Throw in the effects of the Supreme Courts subsequent  2010 Citizens United 5-4 decision, and the 2014 McCutcheon v. Federal Election Commission  5-4 decision which struck down individual aggregate limits on political giving as unconstitutional the Republican Party was assured an almost limitless pool of funding at every level of government.

In their dissent, Justices Breyer, Ginsburg, Sotomayor and Kagan argued that this decision “creates a loophole that will allow a single individual to contribute millions of dollars to a political party or to a candidate’s campaign, and that combined with the Citizens United would eviscerate our Nation’s campaign finance laws, leaving a remnant incapable of dealing with the grave problems of democratic legitimacy that those laws were intended to resolve.”

While all of this was happening, President Obama—and most of the Democratic Party—continued to ignore the Caucus Room Conspiracy and its Koch brother’s sequel. Had they called out the conspirators, loudly and repeatedly, things today might be very, very different. But they didn’t.

Now we are about to we have a Republican President, House and Senate for the first time since 1928 when Herbert Hoover was elected. And with the Republicans promising overwhelming deregulation and tax cuts for the rich the results will be just as predictable as they were in 1928.

The question we face is whether the Democratic Party at the national and particularly the state level is capable of acknowledging what has happened, and are willing return to what used to be their core values, set down by FDR and LBJ (New Deal and Great Society) while rejecting neoliberalism. Or will they continue down the path of the Clinton’s weak-tea Reaganism/neoliberalism, supporting trade deals while failing to support organized labor and the middle class.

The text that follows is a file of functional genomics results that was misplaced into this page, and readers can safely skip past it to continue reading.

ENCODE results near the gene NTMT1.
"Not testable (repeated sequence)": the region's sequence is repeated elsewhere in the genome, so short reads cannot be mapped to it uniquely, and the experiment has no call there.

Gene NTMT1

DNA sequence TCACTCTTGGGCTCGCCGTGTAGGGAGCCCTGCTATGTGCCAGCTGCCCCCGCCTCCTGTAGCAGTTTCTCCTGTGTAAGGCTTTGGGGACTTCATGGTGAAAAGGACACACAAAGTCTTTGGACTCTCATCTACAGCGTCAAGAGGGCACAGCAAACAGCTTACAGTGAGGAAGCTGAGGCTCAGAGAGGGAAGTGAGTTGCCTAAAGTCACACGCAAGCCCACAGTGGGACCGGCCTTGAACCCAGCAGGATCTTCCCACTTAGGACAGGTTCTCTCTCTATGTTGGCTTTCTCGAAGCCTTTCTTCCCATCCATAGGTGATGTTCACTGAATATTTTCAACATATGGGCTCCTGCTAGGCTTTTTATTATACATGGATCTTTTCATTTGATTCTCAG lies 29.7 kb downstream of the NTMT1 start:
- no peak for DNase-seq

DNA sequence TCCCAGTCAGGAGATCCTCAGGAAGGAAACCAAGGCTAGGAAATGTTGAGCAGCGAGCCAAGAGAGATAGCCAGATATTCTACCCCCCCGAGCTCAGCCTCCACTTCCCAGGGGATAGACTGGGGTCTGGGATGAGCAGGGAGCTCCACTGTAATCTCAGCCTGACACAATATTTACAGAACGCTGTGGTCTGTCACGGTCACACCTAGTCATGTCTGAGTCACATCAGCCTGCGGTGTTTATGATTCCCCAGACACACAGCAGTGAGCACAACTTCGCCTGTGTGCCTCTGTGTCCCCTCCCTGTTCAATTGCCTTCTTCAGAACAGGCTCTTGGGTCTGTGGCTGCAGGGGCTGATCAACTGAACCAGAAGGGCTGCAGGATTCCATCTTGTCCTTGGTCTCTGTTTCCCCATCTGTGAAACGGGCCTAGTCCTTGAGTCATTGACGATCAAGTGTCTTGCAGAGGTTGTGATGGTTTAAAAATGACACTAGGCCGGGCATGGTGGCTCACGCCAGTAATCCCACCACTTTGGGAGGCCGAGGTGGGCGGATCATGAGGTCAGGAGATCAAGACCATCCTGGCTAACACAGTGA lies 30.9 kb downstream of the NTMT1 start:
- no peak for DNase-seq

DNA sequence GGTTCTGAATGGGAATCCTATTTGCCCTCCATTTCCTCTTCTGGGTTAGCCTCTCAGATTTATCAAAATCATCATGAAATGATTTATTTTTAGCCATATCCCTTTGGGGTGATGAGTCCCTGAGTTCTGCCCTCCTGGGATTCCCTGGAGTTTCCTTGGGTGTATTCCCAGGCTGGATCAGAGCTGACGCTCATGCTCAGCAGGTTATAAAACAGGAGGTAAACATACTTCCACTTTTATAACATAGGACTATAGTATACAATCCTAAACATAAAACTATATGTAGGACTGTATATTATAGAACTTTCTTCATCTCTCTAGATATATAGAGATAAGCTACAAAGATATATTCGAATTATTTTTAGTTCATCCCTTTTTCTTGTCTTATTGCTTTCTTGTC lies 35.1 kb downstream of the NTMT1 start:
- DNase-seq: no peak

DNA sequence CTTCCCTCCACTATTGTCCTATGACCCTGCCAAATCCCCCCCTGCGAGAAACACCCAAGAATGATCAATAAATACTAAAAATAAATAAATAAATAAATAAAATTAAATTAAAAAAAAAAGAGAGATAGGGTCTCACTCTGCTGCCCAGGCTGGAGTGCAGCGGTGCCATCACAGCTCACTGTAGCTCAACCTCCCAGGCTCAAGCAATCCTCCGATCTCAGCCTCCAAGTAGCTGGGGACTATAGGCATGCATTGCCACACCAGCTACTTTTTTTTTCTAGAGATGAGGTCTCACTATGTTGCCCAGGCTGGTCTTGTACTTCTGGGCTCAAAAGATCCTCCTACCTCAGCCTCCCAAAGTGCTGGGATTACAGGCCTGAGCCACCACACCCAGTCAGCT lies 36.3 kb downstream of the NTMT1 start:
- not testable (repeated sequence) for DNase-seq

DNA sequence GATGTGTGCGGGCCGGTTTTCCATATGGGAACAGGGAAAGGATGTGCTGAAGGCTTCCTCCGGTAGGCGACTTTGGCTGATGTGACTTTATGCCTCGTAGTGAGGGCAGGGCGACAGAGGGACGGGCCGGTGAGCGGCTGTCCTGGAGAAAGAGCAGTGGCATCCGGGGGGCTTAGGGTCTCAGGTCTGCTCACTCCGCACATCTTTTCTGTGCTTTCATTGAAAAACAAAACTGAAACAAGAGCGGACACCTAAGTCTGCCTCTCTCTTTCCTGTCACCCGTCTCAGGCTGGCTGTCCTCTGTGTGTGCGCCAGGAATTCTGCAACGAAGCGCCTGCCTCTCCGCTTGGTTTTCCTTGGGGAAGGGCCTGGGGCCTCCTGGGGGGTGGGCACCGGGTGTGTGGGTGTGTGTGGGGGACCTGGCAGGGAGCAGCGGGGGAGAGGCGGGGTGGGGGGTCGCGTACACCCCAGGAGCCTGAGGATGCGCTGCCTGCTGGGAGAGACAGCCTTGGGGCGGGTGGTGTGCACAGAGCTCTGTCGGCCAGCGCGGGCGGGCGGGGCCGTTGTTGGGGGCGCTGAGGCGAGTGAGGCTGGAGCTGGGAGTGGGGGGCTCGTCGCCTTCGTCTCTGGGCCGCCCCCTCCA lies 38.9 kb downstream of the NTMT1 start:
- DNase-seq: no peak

So for those who say we should try harder to “understand rural conservatives,’ or “move back to the middle” to attract independents, I say you’re following a primrose path to nowhere. Thomas Frank, author of “What’s the matter with Kansas” put it best in a 2014 interview, saying that “you cant’ have a center if you don’t have a left.

Adding that “the right deliberately acts like a left-wing movement and uses left-wing language” but their message is deceptive and decidedly not populist. And with regard to the Tea Party, “They have got the discontent. They’ve captured it.

So what can the Democrats do get some of that mojo back? First, by remembering that this country is for better or worse a nation born in revolution, and people look for a revolutionary narrative when they’re hurting. And speaking to those desires is what got Lincoln, Teddy and Franklin Roosevelt, JFK, LBJ and even Ronald Reagan elected, allowing them to enact those promises.